In Lawrence’s (Lost in Arabia, 2017, etc.) thriller, an international arms dealer and CIA asset searches for the person who’s trying to frame him for terrorist activity.
Pat Walsh’s company, Trident, is a CIA subcontractor that supplies military goods, including weapons and ammunition, to American-allied forces. When the U.S. government suspends his contract and freezes his assets, he knows that something is very wrong, so he quickly goes into hiding and drops off the grid with his girlfriend, Diane, in tow. He contacts his friend, CIA agent Mike Guthrie, and finds out that the Joint Terrorism Task Force has issued an arrest order against him, due to a fatal ISIS bombing in Belgium that apparently used a Trident explosive. However, there’s no other evidence linking Trident to terrorists, and Pat thinks that someone, for some reason, is plotting to shut his company down. Meanwhile, readers know that a man named Michael Genovese is spearheading the frame-up. The mob-tied CEO of defense firm G3 views Pat as a threat to his illicit plan to “keep America strong” by pitting the country’s enemies against one another. Pat, armed with various weapons, surveillance equipment, and his Trident team, manages to track down the people targeting him. It’s soon clear, however, that someone else is giving intel to the bad guys—information that can only be coming from inside the CIA. Lawrence’s action-packed tale highlights a smashing hero/villain coupling. Both receive memorable introductions: Genovese is shown taking a seemingly innocuous jog, and Pat, surfing near his beach house. This laid-back setup makes later revelations about both characters all the more striking. The story has some elements of mystery (the CIA mole, for instance, isn’t immediately revealed), and the author makes sure that Pat remains a man of action throughout. Pat’s skills are both admirable and plausible; although a serious injury hardly slows him down, it still requires his attention. Unfortunately, though, none of the novel’s female characters has any real bearing on the plot—not even Diane, Pat’s ostensible “soulmate.”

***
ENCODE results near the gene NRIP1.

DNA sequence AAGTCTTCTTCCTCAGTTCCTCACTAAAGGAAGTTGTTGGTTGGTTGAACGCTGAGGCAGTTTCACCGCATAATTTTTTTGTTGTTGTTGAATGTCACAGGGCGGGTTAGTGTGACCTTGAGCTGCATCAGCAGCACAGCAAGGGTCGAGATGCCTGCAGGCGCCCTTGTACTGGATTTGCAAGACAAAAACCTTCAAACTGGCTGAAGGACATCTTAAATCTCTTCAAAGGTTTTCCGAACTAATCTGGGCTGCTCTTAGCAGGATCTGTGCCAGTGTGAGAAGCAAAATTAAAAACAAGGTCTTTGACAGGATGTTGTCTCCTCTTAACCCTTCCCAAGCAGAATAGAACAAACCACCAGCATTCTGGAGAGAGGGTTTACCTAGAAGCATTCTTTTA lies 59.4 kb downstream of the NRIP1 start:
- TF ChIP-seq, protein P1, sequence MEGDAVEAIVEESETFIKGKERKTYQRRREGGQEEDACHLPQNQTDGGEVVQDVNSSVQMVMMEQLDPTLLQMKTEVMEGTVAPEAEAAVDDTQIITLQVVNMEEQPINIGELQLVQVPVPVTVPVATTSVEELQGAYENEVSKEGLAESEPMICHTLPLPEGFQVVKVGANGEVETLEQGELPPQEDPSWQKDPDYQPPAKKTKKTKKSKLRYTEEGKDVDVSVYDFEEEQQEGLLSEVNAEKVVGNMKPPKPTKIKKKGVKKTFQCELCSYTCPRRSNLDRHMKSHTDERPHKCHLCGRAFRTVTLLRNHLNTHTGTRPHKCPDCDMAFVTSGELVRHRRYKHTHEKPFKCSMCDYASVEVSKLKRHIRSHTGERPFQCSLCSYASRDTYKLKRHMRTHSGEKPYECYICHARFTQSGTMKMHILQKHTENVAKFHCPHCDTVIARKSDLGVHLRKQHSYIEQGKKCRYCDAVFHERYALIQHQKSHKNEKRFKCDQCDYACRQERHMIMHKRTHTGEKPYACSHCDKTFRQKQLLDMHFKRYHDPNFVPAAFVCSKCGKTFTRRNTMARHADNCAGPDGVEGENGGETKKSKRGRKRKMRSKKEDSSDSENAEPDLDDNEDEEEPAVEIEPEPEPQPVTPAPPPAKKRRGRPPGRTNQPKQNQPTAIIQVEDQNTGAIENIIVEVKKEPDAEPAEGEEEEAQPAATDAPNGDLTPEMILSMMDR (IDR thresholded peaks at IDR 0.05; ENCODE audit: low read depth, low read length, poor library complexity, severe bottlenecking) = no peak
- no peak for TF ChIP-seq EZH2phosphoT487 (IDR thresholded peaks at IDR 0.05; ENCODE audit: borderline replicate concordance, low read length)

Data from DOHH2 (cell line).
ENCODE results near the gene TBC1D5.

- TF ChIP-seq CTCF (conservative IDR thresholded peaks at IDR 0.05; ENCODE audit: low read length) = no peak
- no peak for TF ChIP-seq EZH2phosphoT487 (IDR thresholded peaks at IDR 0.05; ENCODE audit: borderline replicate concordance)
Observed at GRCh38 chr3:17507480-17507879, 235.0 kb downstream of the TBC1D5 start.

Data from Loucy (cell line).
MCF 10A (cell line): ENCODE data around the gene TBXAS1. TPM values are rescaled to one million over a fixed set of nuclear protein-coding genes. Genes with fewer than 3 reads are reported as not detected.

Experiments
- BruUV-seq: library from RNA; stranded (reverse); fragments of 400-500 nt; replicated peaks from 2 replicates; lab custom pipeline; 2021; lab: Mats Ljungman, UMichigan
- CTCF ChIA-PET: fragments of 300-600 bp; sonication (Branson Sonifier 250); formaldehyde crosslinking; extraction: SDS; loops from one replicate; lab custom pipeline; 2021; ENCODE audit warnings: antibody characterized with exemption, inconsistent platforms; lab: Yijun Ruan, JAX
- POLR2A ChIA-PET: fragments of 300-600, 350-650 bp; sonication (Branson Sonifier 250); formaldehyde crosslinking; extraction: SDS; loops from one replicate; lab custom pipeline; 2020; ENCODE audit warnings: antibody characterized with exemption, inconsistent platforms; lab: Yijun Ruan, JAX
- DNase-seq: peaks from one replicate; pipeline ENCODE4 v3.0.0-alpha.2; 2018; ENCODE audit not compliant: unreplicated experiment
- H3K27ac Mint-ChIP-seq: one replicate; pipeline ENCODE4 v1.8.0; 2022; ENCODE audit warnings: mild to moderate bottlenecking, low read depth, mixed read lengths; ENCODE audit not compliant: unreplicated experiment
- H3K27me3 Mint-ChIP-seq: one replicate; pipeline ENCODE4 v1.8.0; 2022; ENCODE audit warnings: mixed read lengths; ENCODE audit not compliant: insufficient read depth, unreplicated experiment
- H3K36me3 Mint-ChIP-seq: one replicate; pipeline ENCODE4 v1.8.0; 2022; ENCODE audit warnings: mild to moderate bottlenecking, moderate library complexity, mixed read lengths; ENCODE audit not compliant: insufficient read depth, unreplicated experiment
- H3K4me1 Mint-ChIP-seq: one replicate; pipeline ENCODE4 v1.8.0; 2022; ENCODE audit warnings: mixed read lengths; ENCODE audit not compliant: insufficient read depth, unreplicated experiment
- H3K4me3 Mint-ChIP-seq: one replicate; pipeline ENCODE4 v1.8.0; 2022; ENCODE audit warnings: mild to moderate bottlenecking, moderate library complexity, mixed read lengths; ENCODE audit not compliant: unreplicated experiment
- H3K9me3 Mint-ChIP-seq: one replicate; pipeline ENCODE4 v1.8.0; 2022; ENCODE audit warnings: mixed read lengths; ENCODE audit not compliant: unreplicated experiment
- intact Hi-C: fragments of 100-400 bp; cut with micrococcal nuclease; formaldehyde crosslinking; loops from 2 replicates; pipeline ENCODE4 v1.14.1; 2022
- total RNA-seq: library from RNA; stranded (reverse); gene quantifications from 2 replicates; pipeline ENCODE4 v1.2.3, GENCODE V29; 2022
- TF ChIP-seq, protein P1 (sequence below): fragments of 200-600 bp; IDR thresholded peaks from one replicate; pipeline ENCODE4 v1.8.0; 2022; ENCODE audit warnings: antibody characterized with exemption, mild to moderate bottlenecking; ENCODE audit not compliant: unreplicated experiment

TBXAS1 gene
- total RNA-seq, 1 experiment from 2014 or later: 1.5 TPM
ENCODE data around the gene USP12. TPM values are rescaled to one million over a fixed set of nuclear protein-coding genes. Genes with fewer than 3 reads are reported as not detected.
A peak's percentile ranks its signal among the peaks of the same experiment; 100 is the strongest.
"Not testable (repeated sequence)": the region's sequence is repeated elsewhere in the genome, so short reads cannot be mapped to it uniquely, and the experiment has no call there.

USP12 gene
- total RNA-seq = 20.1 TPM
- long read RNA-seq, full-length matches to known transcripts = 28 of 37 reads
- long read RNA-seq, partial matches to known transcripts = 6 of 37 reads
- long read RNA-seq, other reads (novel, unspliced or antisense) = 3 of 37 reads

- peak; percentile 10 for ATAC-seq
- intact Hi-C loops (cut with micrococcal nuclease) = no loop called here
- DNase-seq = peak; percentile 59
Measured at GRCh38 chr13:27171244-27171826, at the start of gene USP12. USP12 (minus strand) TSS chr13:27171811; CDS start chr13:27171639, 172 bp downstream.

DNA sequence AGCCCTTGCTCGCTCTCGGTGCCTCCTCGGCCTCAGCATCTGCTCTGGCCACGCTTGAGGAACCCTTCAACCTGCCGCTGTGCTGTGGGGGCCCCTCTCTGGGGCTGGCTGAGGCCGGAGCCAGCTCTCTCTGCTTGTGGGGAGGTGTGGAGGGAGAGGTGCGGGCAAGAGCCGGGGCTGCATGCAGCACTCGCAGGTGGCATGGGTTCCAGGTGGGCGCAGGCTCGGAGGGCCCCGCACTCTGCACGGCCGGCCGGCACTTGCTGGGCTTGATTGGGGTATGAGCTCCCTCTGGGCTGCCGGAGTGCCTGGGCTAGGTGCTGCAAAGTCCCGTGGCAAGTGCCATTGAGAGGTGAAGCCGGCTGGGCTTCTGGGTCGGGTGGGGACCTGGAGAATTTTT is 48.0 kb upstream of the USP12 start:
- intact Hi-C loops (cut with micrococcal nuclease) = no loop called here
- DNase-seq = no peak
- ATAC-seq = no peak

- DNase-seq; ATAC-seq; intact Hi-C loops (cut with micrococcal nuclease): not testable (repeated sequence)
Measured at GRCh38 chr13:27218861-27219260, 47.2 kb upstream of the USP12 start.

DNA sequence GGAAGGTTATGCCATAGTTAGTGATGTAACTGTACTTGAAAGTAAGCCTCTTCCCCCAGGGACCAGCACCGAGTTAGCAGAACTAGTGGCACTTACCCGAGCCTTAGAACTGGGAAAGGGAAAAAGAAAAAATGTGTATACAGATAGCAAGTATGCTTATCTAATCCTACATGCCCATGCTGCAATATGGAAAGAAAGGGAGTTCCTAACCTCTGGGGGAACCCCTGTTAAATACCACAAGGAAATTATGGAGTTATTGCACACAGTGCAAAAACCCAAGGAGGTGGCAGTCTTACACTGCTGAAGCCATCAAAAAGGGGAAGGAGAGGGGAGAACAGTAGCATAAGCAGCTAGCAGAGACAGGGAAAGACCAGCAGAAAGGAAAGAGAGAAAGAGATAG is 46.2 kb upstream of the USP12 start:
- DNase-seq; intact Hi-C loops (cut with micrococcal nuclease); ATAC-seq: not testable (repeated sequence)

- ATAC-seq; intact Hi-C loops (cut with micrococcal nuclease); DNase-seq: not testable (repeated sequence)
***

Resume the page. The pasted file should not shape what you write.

A brisk, often entertaining story with a tough protagonist.